Northwest Arctic Regional Educ. Attendance Area v. ALASKA PUB. SERV.

Annotate this Case

591 P.2d 1292 (1979)


Nos. 3360, 3362.

Supreme Court of Alaska.

March 16, 1979.

Joe P. Josephson, Josephson & Trickey, Anchorage, for Northwest Arctic, Kuspac, Adak, Iditarod, Yukon Flat, Alaska Gateway, and Copper River Regional Educational Attendance Areas, petitioners.

Thomas E. Fenton, Call, Haycraft & Fenton, Fairbanks, for Yukon-Koyukuk, Upper Railbelt, Delta/Greely, REAAs, petitioners.

Stephanie J. Cole, Rice, Hoppner & Hedland, Anchorage, for Bering Straits and Lower Yukon, REAAs, petitioners.

William M. Bankston, Anchorage, for Southwest, Pribilof, Lake and Peninsula, and Aleutian, REAAs, petitioners.

Randall J. Weddle, Faulkner, Banfield, Doogan & Holmes, Juneau, for Chatham and Annette Islands, REAAs, petitioners.

Elliot T. Dennis, Fraties & Petersen, Anchorage, for Chugach, REAAs, petitioner.

*1293 Ronald W. Lorensen, Asst. Atty. Gen., Avrum M. Gross, Atty. Gen., Juneau, for State of Alaska, petitioner.

Noel McMurtray, Abbott, Lynch, Farney & Rodey, Anchorage, for Alaska Public Service Employees, Local 71, respondents.



BURKE, Justice.

The issue giving rise to this petition for review is whether the coverage of a collective bargaining agreement between the state and Alaska Tri-Trades Public Service Council extends to noncertificated employees of the Regional Educational Attendance Areas (REAAs). We conclude that the agreement does not govern employment relations between the REAAs and their noncertificated employees. In reaching this conclusion, we also hold that the Public Employment Relations Act (PERA) does not apply to the noncertificated employees of the REAAs.

I. The Collective Bargaining History of the REAAs and Noncertificated Employees

The Public Employment Relations Act, AS 23.40.070-260, went into effect on September 5, 1972. The PERA confers upon public employees the right to organize and bargain collectively with their employers and requires public employers to recognize collective bargaining units designated pursuant to the Act.

On March 22, 1974, the State of Alaska and Alaska Tri-Trades Public Service Council (Tri-Trades) entered into a collective bargaining agreement pursuant to the PERA. This agreement covered the conditions of employment for labor, trades and craft unit employees of the state. Originally, Tri-Trades was composed of locals of three unions: Laborers, Locals 341, 942 and 1331; Operating Engineers, Local 302; and Teamsters, Local 959. Later, it came to include Alaska Public Service Employees, Local 71.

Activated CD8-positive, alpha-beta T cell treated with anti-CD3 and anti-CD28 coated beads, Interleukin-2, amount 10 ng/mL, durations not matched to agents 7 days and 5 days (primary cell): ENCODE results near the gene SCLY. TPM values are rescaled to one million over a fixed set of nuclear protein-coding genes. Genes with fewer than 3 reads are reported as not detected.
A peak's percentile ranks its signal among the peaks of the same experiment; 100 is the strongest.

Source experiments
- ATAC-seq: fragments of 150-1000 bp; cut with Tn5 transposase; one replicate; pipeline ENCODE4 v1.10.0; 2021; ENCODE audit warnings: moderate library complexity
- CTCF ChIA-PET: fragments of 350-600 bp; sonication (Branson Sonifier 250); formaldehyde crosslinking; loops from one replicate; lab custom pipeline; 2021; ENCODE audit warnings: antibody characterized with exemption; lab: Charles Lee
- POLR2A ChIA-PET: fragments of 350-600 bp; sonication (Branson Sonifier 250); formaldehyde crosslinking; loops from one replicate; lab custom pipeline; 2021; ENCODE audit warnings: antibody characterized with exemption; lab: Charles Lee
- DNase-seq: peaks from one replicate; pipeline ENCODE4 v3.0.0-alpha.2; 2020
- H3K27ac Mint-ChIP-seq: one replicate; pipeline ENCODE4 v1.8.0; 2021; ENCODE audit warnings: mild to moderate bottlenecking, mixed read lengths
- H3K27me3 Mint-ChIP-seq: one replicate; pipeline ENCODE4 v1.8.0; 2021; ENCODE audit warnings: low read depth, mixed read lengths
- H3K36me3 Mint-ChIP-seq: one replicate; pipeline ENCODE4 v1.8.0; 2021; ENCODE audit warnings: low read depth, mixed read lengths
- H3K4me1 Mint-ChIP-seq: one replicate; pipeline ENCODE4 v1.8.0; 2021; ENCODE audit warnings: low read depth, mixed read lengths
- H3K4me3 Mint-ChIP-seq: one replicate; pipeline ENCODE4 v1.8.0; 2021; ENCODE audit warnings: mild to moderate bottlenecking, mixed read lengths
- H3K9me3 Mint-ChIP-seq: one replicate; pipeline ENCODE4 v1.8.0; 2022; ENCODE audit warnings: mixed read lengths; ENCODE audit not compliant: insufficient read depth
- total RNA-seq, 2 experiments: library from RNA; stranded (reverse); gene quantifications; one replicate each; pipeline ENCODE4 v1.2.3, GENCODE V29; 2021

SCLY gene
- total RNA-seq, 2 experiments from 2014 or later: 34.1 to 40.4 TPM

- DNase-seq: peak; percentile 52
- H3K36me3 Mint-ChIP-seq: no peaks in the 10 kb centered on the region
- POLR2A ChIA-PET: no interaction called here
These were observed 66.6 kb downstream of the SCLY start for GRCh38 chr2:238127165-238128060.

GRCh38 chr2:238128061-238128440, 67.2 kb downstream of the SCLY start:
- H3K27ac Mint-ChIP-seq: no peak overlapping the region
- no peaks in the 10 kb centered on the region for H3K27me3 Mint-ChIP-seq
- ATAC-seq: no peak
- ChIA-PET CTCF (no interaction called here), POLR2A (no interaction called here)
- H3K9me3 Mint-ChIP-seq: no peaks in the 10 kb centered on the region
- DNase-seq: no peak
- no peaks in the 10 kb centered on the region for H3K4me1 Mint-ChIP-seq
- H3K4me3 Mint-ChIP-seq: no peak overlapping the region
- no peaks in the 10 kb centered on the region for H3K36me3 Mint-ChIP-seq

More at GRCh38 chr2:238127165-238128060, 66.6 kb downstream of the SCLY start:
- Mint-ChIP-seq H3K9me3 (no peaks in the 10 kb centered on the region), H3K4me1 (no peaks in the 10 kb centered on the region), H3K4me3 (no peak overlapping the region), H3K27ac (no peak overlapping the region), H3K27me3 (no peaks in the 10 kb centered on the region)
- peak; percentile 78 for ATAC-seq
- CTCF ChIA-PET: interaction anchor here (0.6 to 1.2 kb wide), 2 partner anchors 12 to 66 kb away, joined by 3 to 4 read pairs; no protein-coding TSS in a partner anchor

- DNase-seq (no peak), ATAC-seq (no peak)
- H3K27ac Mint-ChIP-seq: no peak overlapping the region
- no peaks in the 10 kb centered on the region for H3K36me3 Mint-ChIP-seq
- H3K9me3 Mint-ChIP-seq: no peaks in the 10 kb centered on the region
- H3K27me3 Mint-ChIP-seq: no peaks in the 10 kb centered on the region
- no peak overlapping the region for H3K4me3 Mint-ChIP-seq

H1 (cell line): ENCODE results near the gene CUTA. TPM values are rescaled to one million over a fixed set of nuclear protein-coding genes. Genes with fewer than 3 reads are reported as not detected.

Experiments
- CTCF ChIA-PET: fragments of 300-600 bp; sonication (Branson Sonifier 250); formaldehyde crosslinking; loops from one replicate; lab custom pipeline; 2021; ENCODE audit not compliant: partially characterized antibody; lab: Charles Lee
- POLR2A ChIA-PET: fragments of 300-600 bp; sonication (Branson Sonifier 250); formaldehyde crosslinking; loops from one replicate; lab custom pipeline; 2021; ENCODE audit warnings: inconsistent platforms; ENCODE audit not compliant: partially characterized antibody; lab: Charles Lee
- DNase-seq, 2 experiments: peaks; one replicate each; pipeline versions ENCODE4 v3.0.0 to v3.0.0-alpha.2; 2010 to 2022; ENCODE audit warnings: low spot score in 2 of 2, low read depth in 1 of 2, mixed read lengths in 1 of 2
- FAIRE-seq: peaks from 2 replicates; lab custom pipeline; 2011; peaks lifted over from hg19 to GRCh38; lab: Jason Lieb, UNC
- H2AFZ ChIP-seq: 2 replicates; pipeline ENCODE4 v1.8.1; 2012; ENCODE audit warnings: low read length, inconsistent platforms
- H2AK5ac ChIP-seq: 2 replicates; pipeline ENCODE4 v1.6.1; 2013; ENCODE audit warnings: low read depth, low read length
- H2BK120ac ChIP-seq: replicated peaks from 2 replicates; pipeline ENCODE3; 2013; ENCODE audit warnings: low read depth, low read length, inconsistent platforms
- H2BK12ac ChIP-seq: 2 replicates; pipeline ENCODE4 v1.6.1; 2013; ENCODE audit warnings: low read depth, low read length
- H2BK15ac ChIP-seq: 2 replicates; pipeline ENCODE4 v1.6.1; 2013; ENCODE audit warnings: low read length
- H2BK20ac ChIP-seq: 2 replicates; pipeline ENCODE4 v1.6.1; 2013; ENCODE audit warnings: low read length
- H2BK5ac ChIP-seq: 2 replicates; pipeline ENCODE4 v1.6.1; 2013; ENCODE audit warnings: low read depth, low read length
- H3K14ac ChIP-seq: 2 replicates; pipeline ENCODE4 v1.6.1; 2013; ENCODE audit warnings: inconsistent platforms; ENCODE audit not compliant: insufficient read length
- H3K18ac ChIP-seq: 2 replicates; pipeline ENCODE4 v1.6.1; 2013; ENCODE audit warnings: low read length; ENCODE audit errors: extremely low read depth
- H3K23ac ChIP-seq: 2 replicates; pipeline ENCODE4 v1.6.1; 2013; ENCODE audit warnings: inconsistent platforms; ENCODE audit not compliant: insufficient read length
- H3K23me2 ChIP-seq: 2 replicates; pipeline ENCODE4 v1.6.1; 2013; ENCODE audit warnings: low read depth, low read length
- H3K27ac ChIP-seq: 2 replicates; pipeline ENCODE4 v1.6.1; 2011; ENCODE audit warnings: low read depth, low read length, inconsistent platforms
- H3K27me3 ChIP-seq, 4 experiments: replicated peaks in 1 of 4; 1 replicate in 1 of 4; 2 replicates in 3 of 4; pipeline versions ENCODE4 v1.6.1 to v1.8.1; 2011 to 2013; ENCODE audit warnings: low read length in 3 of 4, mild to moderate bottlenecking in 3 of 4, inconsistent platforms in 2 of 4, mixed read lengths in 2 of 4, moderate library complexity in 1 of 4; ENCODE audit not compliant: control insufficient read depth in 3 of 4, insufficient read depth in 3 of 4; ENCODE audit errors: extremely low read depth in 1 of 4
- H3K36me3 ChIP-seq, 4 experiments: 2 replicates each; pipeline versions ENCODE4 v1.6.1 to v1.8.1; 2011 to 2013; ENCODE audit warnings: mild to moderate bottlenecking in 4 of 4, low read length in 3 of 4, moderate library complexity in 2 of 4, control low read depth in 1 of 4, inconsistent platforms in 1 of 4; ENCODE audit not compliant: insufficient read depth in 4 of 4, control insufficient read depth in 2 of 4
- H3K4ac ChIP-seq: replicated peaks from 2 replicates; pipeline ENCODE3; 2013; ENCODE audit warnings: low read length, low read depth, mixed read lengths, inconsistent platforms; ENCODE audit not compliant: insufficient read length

By its terms the collective bargaining agreement was to remain in effect from year to year subject to renegotiation upon proper notice by either party. In August of 1974, the agreement was amended to include within the bargaining unit the noncertificated employees of the Alaska State Operated School System (ASOS), a state corporation established in 1970, to administer the public education system in Alaska's unorganized borough. Ch. 46 SLA 1970.

Effective July 1, 1975, the state legislature disbanded ASOS as the entity governing education in the unorganized borough. Ch. 124 SLA 1975. In its place the legislature created local school districts, the Regional Educational Attendance Areas (REAAs). AS 14.08.031(a). As far as practicable, each REAA was to contain "an integrated socio-economic, linguistically and culturally homogeneous area." AS 14.08.031(b). The school board of each REAA was to be elected by the qualified voters of the respective districts, and the boards were given broad powers to manage their own operations and determine their own policies and procedures. AS 14.08.021; 14.08.041; 14.08.101; 14.08.111. To facilitate the transition from the previous centrally administered school system to independent local school districts, the legislature created the Alaska Unorganized Borough School District (AUBSD). The AUBSD was given a one-year lifetime. One of its tasks was to act as a "temporary regional school board for schools in the unorganized borough" during the 1975-1976 school year. Ch. 124, § 38, SLA 1975. At this time, the legislature declared that all permanent noncertificated employees of ASOS were no longer employees of the state. The legislature, however, directed the AUBSD to hire these employees. Ch. 124, § 41(b), SLA 1975.

In September of 1975, the state and Tri-Trades entered into a new contract, effective January 1, 1975, which superseded the March, 1974, agreement as it pertained to the state labor, trades and craft unit employees.